A universal entangler (UE) is a unitary operation which maps all pure product

states to entangled states. It is known that for a bipartite system of

particles $1,2$ with a Hilbert space $\mathbb{C}^{d_1}\otimes\mathbb{C}^{d_2}$,

a UE exists when $\min{(d_1,d_2)}\geq 3$ and $(d_1,d_2)\neq (3,3)$. It is also

known that whenever a UE exists, almost all unitaries are UEs; however to

verify whether a given unitary is a UE is very difficult since solving a

quadratic system of equations is NP-hard in general. This work examines the

existence and construction of UEs of bipartite bosonic/fermionic systems whose

wave functions sit in the symmetric/antisymmetric subspace of

$\mathbb{C}^{d}\otimes\mathbb{C}^{d}$. The development of a theory of UEs for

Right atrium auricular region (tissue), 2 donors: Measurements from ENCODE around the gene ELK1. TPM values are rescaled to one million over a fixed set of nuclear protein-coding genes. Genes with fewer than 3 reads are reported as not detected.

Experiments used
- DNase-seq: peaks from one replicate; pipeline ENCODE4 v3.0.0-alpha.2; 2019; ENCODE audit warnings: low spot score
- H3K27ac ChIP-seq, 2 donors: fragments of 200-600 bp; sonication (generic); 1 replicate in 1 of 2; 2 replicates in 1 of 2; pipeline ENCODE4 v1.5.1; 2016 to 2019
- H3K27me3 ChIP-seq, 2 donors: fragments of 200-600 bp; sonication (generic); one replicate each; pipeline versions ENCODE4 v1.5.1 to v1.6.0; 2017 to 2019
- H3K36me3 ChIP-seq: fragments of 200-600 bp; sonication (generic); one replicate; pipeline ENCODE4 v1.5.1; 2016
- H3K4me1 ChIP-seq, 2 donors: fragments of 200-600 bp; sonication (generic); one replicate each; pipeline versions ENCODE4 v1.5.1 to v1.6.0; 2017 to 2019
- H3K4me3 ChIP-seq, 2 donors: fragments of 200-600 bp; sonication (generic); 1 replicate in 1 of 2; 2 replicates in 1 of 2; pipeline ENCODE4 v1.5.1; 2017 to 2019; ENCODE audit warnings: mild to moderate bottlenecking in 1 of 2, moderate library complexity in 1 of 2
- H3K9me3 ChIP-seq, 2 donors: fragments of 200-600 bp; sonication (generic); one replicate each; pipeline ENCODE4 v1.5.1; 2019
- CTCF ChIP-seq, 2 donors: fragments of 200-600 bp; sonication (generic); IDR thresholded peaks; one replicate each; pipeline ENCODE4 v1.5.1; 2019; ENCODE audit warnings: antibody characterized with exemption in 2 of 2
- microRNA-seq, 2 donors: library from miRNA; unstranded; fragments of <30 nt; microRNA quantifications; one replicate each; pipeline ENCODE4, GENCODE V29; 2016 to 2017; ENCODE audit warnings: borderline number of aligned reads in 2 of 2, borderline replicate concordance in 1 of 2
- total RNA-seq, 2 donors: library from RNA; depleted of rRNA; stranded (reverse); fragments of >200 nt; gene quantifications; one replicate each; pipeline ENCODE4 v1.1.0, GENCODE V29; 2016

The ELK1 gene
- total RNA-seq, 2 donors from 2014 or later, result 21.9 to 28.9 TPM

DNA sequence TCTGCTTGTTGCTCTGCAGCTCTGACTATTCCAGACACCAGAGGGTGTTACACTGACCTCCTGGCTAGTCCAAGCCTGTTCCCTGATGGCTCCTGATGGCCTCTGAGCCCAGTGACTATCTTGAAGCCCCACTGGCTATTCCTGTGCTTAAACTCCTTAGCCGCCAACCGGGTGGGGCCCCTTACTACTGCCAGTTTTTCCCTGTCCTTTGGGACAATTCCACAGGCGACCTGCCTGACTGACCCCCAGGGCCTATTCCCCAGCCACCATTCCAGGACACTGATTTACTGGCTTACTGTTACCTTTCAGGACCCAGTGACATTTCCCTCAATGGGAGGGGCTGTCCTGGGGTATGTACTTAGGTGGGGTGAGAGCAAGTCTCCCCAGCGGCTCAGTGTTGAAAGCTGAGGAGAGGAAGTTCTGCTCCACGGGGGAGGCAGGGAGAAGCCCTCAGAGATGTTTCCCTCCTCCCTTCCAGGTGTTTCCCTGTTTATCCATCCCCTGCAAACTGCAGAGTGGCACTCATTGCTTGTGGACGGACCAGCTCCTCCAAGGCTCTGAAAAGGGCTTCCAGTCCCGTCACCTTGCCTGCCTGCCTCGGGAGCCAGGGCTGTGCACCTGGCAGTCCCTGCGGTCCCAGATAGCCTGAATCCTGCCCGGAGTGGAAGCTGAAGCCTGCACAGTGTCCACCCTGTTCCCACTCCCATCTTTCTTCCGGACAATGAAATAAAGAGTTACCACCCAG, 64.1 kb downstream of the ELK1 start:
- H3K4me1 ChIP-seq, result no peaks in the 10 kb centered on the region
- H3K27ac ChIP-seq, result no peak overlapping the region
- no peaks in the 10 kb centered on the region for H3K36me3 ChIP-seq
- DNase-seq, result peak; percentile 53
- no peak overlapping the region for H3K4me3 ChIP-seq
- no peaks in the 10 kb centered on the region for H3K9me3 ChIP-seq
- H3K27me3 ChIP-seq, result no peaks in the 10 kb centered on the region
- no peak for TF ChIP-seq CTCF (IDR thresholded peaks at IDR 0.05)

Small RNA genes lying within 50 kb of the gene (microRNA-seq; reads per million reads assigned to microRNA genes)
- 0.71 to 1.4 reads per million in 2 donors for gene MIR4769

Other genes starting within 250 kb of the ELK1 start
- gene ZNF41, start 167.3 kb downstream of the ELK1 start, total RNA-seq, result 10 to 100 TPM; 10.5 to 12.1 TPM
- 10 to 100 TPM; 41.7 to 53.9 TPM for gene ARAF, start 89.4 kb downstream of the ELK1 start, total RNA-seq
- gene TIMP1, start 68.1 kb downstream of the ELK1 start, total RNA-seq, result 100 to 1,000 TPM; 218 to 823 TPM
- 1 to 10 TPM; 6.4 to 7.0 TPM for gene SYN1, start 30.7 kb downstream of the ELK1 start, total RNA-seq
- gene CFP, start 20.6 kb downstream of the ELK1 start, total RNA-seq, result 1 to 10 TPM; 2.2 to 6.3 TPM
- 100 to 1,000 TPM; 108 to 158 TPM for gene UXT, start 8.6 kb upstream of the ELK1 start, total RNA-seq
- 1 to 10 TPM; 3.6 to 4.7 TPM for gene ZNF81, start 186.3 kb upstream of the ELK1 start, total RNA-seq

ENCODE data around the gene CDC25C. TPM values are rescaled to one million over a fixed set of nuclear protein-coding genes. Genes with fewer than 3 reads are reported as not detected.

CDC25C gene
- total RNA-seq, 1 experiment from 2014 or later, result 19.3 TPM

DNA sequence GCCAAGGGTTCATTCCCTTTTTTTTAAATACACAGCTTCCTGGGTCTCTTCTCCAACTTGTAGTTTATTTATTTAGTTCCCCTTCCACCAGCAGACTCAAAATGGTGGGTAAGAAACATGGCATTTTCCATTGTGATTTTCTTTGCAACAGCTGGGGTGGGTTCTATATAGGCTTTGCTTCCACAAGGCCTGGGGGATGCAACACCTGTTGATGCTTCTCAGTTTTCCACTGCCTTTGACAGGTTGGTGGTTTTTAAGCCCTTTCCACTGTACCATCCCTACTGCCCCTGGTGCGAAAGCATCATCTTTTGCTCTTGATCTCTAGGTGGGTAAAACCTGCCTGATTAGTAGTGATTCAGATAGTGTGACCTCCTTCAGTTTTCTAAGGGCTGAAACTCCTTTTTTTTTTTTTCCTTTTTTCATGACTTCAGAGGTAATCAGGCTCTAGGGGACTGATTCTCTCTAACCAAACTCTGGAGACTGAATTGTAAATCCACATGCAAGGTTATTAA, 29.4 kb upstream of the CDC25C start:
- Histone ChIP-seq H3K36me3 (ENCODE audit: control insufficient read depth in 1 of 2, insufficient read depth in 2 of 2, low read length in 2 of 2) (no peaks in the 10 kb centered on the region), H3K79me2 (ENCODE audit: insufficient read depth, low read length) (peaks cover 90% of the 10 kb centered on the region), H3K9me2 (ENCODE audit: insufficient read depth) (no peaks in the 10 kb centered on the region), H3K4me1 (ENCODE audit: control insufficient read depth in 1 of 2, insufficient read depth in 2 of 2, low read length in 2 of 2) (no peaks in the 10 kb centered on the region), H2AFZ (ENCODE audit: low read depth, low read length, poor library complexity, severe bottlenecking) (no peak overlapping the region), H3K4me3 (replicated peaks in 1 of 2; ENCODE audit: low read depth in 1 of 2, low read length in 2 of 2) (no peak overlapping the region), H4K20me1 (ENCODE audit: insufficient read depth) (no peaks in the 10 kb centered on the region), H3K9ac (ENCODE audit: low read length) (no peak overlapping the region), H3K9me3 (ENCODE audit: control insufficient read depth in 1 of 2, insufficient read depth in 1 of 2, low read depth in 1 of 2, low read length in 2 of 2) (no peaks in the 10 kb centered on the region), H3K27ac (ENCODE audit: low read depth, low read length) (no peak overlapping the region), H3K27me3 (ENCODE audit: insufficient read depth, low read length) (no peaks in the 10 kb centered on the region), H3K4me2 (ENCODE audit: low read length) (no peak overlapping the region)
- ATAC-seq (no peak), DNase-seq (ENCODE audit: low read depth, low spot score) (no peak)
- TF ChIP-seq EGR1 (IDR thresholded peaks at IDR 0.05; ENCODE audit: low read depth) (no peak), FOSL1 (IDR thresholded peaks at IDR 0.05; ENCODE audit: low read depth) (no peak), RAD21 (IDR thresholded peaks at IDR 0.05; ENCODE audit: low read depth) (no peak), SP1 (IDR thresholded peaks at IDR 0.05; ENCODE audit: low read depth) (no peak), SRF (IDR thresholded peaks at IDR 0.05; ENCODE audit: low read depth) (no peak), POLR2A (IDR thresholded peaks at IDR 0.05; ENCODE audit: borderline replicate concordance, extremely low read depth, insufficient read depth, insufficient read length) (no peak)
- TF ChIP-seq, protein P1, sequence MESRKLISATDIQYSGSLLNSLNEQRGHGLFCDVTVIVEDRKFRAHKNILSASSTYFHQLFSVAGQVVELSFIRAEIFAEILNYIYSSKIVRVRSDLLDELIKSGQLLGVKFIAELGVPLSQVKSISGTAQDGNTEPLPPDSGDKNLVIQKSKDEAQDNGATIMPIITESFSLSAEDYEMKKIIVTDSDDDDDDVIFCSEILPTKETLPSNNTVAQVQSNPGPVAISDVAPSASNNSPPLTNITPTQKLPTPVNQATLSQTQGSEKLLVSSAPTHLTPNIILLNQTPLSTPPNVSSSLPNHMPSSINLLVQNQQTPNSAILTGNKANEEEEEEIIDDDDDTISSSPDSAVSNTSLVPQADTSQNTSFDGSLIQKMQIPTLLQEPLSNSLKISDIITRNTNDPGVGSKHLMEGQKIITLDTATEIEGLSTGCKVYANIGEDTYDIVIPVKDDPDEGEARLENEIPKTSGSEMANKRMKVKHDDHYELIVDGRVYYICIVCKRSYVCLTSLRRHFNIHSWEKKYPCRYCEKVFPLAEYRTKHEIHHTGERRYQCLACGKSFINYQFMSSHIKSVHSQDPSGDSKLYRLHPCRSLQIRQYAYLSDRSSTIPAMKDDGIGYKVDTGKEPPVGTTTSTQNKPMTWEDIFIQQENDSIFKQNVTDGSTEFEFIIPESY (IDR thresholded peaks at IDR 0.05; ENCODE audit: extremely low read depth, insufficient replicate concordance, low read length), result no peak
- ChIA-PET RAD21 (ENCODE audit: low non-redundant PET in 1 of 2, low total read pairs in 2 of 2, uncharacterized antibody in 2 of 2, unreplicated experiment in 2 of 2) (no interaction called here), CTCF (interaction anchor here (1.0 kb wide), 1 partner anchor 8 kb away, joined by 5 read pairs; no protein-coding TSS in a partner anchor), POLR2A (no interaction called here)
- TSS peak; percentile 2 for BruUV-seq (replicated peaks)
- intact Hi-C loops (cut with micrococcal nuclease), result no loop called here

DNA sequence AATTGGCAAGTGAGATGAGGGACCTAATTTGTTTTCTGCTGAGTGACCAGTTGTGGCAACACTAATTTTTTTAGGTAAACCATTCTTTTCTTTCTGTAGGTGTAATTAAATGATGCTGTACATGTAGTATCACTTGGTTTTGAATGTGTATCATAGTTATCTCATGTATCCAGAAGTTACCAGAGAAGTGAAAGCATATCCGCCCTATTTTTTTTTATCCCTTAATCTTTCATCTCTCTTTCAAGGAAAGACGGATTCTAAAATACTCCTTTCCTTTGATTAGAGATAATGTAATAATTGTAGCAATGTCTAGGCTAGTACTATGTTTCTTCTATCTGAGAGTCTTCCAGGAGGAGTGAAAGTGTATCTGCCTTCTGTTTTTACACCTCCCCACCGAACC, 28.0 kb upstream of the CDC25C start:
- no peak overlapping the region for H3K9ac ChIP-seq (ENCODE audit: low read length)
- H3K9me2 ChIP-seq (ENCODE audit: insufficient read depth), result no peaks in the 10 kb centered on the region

these types of systems needs considerably different approaches from that used

for UEs of distinguishable systems. This is because the general entanglement of

identical particle systems cannot be discussed in the usual way due to the

effect of (anti)-symmetrization which introduces "pseudo entanglement" that is

inaccessible in practice. We show that, unlike the distinguishable particle

case, UEs exist for bosonic/fermionic systems with Hilbert spaces which are

symmetric (resp. antisymmetric) subspaces of

$\mathbb{C}^{d}\otimes\mathbb{C}^{d}$ if and only if $d\geq 3$ (resp. $d\geq

8$). To prove this we employ algebraic geometry to reason about the different

algebraic structures of the bosonic/fermionic systems. Additionally, due to the

relatively simple coherent state form of unentangled bosonic states, we are

able to give the explicit constructions of two bosonic UEs. Our investigation

provides insight into the entanglement properties of systems of

indisitinguishable particles, and in particular underscores the difference

between the entanglement structures of bosonic, fermionic and distinguishable

particle systems.